Serena Ryder breaks out of mould on new disc
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TORONTO - Toronto power vocalist Serena Ryder was at home but in foreign territory while recording her new album, "Harmony."
The three-time Juno Award winner with the soulful three-octave range made the tracks in her own backyard studio, a cosy shed she'd previously only used as a rehearsal space.
Another first: the "Weak in the Knees" singer-songwriter penned the tunes while falling in love.
And she actually had fun while making the disc, a feeling she admits wasn't predominant in her recording sessions of yore.
The result is a feel-good, catchy collection that touches on a wide range of genres, giving Ryder a broader appeal than the blues-folk-rock categories she's typically been associated with.
"With this record I feel like it was very, very primal and animalistic and I wasn't really thinking about what direction I'm going to go in," Ryder, who turns 30 on Dec. 8, said in a recent interview.
"I was like, 'I want go in all directions,' because the most frustrating thing that's been the bane of my existence and my career has been people (saying), 'Serena, you've got to pick a style or you're going to confuse people,' ... and I started really believing that. I was like, 'OK, I've got to pick one way of being and one way of singing and one way of branding myself,'" she continued, sitting at a piano in her studio shed that's adorned with vintage furniture and a vast array of instruments.
"I was trying a little bit too hard, I feel like, in a lot of what I was doing, and I didn't see it at the time.... In trying to be myself I became this idea of who I thought I was, based on other people's ideas of who they thought I was.
"And with this record I wanted to break that chain."
But Ryder didn't know how to do that at first.
Over a period of roughly eight months this year, she feverishly wrote about 65 songs in an effort to craft a followup to her previous album, 2008's "Is it O.K.," which won a Juno in 2010 for video of the year ("Little Bit Of Red").
Turned out none of those 65 tunes made it onto the new album.
"I was like, 'I'm done, I'm done my record, it's fine,' and my manager was like, 'I don't think so, let's go to L.A.,'" recalled the multi-instrumentalist, whose husky pipes have drawn comparisons to the likes of Stevie Nicks, Janis Joplin and Melissa Etheridge.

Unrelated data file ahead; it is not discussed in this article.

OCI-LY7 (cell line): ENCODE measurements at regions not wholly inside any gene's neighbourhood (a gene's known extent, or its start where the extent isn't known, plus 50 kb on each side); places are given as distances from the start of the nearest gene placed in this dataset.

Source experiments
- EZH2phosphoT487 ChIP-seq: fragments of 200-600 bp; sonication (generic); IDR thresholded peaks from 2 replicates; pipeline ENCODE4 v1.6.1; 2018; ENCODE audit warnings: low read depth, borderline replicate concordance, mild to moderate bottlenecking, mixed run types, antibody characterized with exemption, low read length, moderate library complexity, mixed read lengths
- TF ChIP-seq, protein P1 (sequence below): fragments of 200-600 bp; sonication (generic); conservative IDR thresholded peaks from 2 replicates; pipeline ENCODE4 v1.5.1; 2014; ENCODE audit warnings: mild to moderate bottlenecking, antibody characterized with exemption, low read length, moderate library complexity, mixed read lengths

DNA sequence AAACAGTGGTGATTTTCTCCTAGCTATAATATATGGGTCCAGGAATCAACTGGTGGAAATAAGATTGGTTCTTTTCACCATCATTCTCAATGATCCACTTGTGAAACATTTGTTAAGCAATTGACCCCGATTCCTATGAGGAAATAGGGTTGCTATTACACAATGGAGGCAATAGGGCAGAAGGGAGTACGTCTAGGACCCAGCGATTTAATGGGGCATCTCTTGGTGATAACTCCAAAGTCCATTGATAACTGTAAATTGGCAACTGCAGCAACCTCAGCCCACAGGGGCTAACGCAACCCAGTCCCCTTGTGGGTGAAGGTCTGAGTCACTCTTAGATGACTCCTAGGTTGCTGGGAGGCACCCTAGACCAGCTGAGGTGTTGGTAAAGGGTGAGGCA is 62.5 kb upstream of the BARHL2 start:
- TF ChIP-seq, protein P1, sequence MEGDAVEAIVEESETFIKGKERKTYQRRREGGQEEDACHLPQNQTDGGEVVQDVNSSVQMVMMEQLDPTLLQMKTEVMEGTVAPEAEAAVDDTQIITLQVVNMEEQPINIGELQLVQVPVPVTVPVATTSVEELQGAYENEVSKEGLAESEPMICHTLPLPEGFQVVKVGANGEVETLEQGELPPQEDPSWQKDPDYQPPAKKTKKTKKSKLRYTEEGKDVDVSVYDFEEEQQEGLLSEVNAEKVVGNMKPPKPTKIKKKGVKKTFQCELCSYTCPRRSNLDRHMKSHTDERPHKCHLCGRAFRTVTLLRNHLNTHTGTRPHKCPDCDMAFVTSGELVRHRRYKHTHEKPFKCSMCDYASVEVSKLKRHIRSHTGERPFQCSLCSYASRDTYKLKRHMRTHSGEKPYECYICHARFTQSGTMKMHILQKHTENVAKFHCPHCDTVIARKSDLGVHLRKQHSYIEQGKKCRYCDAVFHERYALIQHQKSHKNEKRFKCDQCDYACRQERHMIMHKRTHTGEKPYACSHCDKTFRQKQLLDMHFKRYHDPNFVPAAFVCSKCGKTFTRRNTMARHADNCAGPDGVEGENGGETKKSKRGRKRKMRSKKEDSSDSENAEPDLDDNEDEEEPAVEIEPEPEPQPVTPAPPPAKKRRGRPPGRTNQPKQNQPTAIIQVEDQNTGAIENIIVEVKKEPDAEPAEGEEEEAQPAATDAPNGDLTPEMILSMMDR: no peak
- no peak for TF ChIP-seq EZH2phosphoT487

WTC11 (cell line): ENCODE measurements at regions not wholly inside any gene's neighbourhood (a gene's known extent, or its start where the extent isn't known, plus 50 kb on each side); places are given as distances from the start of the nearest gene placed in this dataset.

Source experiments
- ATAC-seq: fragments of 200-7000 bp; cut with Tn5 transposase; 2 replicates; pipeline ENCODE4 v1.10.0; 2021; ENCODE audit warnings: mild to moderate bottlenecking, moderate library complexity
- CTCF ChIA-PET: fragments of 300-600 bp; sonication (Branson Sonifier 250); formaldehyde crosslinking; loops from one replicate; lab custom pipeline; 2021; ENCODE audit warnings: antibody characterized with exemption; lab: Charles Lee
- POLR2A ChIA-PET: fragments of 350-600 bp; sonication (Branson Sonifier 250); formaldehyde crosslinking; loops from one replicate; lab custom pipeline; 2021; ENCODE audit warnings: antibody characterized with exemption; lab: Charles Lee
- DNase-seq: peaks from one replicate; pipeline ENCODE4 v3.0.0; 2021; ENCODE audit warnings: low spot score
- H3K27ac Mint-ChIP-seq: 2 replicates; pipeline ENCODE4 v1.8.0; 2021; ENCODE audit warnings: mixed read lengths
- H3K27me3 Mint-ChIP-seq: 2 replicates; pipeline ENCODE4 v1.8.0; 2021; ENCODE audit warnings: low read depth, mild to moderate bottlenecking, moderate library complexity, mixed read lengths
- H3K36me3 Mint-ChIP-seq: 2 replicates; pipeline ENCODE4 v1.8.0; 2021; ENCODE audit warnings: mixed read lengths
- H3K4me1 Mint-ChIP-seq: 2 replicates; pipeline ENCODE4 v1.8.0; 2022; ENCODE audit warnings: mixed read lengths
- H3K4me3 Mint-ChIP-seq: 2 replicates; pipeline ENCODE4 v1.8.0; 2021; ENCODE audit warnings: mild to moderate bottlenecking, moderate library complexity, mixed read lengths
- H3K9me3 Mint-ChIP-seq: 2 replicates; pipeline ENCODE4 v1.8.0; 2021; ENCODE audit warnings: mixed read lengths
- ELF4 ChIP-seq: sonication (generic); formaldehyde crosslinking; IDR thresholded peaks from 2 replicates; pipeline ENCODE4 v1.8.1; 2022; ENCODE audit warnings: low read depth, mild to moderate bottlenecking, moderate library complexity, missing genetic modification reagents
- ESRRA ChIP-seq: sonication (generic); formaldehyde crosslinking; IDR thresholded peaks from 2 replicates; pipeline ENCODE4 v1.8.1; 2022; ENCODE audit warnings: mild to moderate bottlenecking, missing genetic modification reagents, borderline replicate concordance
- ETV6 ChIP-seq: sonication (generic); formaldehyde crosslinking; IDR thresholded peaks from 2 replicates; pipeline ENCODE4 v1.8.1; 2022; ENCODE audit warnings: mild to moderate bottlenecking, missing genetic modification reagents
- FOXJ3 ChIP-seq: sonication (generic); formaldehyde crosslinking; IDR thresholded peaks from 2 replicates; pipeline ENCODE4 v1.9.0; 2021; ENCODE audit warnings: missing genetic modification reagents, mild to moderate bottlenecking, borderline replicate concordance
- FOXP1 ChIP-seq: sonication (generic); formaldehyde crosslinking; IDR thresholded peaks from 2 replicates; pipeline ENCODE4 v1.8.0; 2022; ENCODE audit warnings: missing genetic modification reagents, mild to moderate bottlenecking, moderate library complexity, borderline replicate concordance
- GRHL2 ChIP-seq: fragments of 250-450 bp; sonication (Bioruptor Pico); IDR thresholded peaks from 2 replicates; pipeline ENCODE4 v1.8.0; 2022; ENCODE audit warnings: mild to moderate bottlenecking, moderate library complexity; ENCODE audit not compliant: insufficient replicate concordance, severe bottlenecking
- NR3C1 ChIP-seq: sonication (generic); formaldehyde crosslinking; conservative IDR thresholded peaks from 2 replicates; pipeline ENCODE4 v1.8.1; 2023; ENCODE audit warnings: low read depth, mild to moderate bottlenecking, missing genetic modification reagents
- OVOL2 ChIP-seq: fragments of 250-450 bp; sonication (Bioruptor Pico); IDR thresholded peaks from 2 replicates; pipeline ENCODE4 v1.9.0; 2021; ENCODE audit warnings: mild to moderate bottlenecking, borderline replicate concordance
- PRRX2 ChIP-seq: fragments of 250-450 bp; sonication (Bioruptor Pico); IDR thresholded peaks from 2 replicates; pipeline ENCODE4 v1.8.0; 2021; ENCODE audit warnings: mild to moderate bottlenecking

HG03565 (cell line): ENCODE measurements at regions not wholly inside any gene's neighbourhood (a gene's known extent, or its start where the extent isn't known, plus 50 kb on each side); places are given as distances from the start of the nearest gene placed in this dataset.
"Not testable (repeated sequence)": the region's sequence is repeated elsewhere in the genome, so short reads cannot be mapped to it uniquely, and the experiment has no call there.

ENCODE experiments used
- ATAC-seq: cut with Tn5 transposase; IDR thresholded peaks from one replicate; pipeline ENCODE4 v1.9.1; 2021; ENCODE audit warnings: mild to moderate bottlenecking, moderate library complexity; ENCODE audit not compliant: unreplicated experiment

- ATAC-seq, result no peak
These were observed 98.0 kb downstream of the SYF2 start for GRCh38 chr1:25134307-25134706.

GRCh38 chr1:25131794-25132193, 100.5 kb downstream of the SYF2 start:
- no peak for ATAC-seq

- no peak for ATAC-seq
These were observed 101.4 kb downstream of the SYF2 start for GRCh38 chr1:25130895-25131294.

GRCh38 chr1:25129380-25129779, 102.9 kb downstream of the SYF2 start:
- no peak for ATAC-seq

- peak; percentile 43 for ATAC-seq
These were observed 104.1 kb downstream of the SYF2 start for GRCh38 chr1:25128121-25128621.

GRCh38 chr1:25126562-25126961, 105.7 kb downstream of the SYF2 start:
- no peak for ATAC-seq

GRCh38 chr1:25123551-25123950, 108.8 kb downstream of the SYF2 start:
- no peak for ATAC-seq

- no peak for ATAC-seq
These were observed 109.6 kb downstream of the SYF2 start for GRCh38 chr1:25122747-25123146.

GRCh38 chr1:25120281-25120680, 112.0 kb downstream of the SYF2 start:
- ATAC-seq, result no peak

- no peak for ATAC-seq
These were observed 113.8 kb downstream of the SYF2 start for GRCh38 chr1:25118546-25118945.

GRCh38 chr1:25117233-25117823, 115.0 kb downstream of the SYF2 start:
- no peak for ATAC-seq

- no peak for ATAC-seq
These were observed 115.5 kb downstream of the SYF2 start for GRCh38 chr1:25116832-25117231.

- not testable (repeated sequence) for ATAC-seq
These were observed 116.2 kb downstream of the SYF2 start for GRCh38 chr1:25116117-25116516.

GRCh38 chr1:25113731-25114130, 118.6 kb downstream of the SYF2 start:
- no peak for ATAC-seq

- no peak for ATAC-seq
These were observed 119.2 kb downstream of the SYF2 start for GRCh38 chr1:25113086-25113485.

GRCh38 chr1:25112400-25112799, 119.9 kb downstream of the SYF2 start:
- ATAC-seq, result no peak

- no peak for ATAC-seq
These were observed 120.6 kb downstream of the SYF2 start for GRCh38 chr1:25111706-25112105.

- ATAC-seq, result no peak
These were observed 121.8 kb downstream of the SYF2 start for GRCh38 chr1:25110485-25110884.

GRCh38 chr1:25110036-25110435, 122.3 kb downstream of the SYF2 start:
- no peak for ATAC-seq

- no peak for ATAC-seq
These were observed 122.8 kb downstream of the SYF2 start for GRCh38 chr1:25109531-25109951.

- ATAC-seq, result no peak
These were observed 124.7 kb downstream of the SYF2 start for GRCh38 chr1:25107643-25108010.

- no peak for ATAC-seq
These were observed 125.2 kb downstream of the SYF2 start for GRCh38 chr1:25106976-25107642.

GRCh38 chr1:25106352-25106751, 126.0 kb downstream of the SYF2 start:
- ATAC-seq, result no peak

"I was like, 'OK, whatever, I'll humour you and go to L.A. for the trip but I think my record's done already.' And then she was totally right."
What Ryder wrote over those two weeks in Los Angeles in June became "Harmony," which is gaining fast traction with the foot-stomping single "Stompa" being played on four radio formats (Modern Rock, Hot AC, Top 40 and Adult Contemporary).
"Stompa," the first song Ryder wrote for the album, is "about encouraging people to get outside of their heads and realize that everybody's got problems and everybody's got issues and life is hard but music can really help you out," she said.
The rest of the tunes are largely about love, from the spirited "What I Wouldn't Do" to the touching piano ballad "Please Baby Please" and the string quartet-fuelled "For You," which would be a perfect compliment to Adele's "Skyfall" on the new Bond soundtrack.
"This record, it feels like it's the first time that I've written in love," said Ryder. "I fell in love for the first time a year and a half ago. It's like, 'Oh, this is rad! I love this! Oh my God, I'm happier in my skin!'"
The recording process also marked the first time Ryder explored so many different genres on one project. It's something she'd been wanting to do since she was a young singer in various bands, from soul to country and rock 'n' roll.
"I've always loved so many different styles of music," said Ryder. "One of my biggest musical influences was TLC. When I was 13 years old, my favourite record in the world was 'CrazySexyCool.'"
Ryder also explored her vocal register more, singing lower, quieter and louder than ever before.
And she used her studio's computer technology to record more than ever before, even logging on to iChat to communicate with a string quartet while they recorded parts for her album in Los Angeles.
"I never realized how much of an instrument pre-recorded sounds could be," said Ryder, whose other albums include "Unlikely Emergency" and "If Your Memory Serves You Well."
Producers/co-writers and instrumentalists Jerrod Bettis and Jon Levine went to Ryder's home studio over the summer to record the new tunes. She also returned to L.A. to finish some of the tracks.
Working so close to home alleviated pressure and Ryder ended up making the disc in a shorter amount of time than any of her previous releases.
She named the album "Harmony" because every song is based on one of the four elements: earth, air, fire and water.
Plus, Ryder is fascinated with numerology and the number four, and feels like this record is the most balanced art she's ever created, she said.
"I feel like this record is the most open that I've been with myself and the most fun I've had, too."
In Focus: Richard Crouse